House Republicans Turn Focus to China, Spending After Dramatic Speaker Vote

The House of Representatives will dive into its first week of work during the new term with bills to investigate economic competition from China and cut Internal Revenue Service (IRS) funding after an extended leadership election that saw Republican Representative Kevin McCarthy of California assume the Speaker of the House position after a divisive fight within the Republican members.

McCarthy prevailed in his bid for the leader of the House Republicans shortly after midnight on Saturday. A small group of GOP holdouts had blocked him on 14 previous ballots before McCarthy secured the position. The usual routing process turned into a dayslong drama that could signal the potential for division on spending and other issues in the narrowly divided chamber.  

GOP leaders have promised to bring up a slew of measures over the first two weeks of their control of the House. These include establishing a bipartisan committee to investigate China’s economic-competition strategy.

Additional bills, which would not likely win support in the Senate, which Democrats control, include:

  • Annulling tens of billions of dollars obtained by the White House to boost staffing at the IRS.
  • Making changes to U.S. immigration policy.
  • Placing new restrictions on specific uses of crude oil from the Strategic Petroleum Reserve. 

GOP lawmakers also promise to increase investigations of executive agencies and the White House. Monday, the House will vote on a new set of chamber rules for the 118th Congress, which will solidify some pledges regarding legislative procedure McCarthy made to win the votes of holdouts in its speaker election.

The rules packages will make critical changes to the Office of Congressional Ethics operations, which is charged with conducting initial reviews of any allegations of impropriety levied against lawmakers. 

“We’ll pass the rules package tomorrow, and we’ll get moving on doing what the American people elected us to do,” said Republican Representative Jim Jordan of Ohio, incoming Judiciary Committee chairman and well-known ally of McCarthy. “In a two-year time span, we have seen a border that is no longer a border. We have seen a military that can’t meet its recruitment goals. We’ve seen terrible energy policy, terrible education policy…We’re going to unite around fixing those problems.”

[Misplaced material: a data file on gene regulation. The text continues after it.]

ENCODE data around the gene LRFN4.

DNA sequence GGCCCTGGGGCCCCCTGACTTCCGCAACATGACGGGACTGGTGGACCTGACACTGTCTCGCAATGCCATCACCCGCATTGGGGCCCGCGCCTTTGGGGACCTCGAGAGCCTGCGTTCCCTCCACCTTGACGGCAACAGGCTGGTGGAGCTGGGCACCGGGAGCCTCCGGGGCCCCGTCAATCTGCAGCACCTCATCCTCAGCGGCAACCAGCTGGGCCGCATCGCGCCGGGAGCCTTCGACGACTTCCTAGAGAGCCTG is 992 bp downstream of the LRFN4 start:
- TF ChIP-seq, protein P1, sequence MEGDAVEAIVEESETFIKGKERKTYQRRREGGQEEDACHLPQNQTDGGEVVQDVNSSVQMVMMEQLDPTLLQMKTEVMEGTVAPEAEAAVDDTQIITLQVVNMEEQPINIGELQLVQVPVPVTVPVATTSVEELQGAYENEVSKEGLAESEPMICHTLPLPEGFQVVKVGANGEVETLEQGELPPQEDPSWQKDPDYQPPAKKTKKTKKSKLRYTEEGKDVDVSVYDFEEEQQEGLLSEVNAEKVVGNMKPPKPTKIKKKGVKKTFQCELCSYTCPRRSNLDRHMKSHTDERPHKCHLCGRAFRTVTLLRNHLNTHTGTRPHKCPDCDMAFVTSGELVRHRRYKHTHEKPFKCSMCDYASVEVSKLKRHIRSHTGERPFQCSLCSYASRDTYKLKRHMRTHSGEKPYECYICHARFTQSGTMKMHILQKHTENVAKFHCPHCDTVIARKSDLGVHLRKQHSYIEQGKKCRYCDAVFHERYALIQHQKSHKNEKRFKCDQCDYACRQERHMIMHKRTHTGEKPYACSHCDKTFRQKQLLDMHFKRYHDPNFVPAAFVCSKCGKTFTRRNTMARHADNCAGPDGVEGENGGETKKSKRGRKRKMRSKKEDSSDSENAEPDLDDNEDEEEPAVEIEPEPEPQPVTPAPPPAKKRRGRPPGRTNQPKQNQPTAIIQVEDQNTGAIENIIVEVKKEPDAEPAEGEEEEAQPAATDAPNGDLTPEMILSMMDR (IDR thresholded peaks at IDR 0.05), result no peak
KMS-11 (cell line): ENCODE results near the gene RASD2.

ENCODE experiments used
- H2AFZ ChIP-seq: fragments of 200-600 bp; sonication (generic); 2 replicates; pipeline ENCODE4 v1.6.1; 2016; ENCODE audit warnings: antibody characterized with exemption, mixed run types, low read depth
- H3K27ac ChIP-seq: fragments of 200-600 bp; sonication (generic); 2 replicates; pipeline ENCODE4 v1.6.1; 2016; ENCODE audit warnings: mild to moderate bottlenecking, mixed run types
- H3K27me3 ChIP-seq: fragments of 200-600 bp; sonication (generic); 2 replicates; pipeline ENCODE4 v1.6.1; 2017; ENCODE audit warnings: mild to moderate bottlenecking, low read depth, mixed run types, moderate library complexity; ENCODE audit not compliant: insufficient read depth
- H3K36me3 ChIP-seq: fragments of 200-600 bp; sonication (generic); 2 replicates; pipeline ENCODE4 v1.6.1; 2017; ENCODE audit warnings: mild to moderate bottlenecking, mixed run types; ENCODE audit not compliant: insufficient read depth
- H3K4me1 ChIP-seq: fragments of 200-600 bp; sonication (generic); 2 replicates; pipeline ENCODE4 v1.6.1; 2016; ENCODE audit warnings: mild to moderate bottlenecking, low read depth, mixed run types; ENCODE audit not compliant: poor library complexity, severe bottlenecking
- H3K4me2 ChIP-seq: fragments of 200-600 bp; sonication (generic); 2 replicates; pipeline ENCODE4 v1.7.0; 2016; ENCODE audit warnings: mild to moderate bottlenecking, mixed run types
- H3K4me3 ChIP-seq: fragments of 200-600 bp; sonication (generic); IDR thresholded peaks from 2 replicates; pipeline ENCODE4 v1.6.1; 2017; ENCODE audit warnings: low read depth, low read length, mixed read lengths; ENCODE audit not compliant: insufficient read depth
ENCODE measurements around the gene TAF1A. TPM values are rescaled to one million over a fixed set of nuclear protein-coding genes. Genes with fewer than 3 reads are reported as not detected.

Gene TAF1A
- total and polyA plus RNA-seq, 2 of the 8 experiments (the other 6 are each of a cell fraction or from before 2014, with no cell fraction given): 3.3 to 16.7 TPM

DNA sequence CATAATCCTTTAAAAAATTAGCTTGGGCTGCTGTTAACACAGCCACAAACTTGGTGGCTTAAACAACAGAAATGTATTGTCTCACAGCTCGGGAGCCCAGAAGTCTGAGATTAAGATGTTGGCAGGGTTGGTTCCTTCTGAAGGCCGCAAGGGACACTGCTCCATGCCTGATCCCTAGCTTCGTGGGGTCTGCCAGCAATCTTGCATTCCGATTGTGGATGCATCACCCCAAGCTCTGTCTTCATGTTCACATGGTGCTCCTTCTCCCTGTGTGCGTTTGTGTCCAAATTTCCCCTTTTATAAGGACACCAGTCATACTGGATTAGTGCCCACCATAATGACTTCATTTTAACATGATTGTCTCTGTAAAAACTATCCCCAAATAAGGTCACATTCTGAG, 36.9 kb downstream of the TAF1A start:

Democrats say they hope to find some areas of bipartisan agreement. “Clearly, we are going to have strong disagreements at times, but we can agree to disagree without being disagreeable,” said Democrat House Minority Leader Hakeem Jeffries of New York. 

South Carolina Republican Representative Nancy Mace said she was worried that obstruction by some conservatives last week might indicate greater partisanship ahead. “I am concerned that common-sense legislation will not get through to get a vote on the floor.”

Mace pointed to three upcoming antiabortion bills that the GOP could vote on in the next few days. “They’re not pieces of legislation that can pass the Senate and get onto the desk of the president.”

McCarthy’s made concessions to holdouts

On Friday, McCarthy made concessions to win over some Republican votes, including commitments to adding more members from the conservative House Freedom Caucus to crucial committees and tie spending cuts to a debt-ceiling increase. 

McCarthy also agreed to a rule change that would allow only a single lawmaker to force a vote to remove the Speaker. The change could make negotiations more difficult if a small group of GOP members strongly object to any concessions made to Democrats. 

Representative Scott Perry, Republican of Pennsylvania and chairman of the Freedom Caucus, said Americans “are tired of these Christmas tree [spending] bills with all the ornaments on them coming in the middle of the night.”

Perry indicated that “if we’re going to pass a debt-limit increase,” the House would need also to do “something to drive the trajectory of the ever-increasing debt down.”